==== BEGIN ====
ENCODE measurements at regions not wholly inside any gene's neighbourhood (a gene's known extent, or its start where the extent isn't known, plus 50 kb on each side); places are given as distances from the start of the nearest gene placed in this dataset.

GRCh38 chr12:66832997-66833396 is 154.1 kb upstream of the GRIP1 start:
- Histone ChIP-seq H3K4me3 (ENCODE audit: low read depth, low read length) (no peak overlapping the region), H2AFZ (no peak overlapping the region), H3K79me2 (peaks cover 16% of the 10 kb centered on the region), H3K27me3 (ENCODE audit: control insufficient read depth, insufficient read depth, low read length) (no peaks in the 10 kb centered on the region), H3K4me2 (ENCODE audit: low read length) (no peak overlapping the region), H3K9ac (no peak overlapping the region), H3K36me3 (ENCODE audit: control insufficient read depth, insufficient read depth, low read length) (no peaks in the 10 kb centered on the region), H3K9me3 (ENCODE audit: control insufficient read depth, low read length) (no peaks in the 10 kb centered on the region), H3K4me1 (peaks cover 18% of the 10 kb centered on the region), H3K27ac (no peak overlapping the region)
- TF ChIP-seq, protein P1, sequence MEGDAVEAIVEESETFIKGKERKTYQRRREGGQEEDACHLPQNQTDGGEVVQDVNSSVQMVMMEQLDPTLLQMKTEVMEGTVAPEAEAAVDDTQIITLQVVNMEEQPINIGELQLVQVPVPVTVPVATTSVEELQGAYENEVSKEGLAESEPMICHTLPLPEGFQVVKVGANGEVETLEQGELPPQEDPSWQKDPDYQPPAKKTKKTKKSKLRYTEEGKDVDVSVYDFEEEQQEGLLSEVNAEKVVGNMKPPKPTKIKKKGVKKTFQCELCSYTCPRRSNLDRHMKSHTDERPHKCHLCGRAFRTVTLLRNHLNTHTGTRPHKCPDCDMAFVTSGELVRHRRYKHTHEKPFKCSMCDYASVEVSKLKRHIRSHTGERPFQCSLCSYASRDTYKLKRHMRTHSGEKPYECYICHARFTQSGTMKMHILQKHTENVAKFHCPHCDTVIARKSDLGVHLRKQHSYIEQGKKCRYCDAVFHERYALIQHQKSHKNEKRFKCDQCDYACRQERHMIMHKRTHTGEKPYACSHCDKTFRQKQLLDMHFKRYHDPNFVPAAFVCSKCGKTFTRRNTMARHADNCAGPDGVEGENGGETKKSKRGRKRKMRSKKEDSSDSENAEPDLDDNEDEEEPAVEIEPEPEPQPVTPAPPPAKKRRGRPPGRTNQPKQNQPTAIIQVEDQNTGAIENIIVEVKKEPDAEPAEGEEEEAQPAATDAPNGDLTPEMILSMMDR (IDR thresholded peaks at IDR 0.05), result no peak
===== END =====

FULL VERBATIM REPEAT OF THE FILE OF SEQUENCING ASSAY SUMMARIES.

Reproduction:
ENCODE measurements at regions not wholly inside any gene's neighbourhood (a gene's known extent, or its start where the extent isn't known, plus 50 kb on each side); places are given as distances from the start of the nearest gene placed in this dataset.

GRCh38 chr12:66832997-66833396 is 154.1 kb upstream of the GRIP1 start:
- Histone ChIP-seq H3K4me3 (ENCODE audit: low read depth, low read length) (no peak overlapping the region), H2AFZ (no peak overlapping the region), H3K79me2 (peaks cover 16% of the 10 kb centered on the region), H3K27me3 (ENCODE audit: control insufficient read depth, insufficient read depth, low read length) (no peaks in the 10 kb centered on the region), H3K4me2 (ENCODE audit: low read length) (no peak overlapping the region), H3K9ac (no peak overlapping the region), H3K36me3 (ENCODE audit: control insufficient read depth, insufficient read depth, low read length) (no peaks in the 10 kb centered on the region), H3K9me3 (ENCODE audit: control insufficient read depth, low read length) (no peaks in the 10 kb centered on the region), H3K4me1 (peaks cover 18% of the 10 kb centered on the region), H3K27ac (no peak overlapping the region)
- TF ChIP-seq, protein P1, sequence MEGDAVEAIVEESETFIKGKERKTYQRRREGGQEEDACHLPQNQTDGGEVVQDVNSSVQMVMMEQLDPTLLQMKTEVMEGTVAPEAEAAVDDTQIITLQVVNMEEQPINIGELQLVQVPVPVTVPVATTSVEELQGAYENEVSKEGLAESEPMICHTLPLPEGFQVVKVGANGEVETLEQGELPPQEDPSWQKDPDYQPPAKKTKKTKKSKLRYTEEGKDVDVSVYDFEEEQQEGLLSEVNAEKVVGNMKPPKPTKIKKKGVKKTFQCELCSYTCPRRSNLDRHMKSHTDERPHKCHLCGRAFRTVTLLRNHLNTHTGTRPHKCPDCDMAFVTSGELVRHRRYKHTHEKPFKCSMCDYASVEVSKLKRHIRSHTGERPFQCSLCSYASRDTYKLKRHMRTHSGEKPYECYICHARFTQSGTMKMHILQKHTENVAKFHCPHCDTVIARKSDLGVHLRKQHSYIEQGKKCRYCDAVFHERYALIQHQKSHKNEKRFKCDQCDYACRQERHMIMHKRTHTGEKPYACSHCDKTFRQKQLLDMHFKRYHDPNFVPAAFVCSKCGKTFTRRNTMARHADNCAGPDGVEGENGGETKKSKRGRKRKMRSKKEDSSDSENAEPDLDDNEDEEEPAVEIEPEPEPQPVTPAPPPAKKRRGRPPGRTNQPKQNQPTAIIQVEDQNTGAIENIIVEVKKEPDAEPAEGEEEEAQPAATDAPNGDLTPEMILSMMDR (IDR thresholded peaks at IDR 0.05), result no peak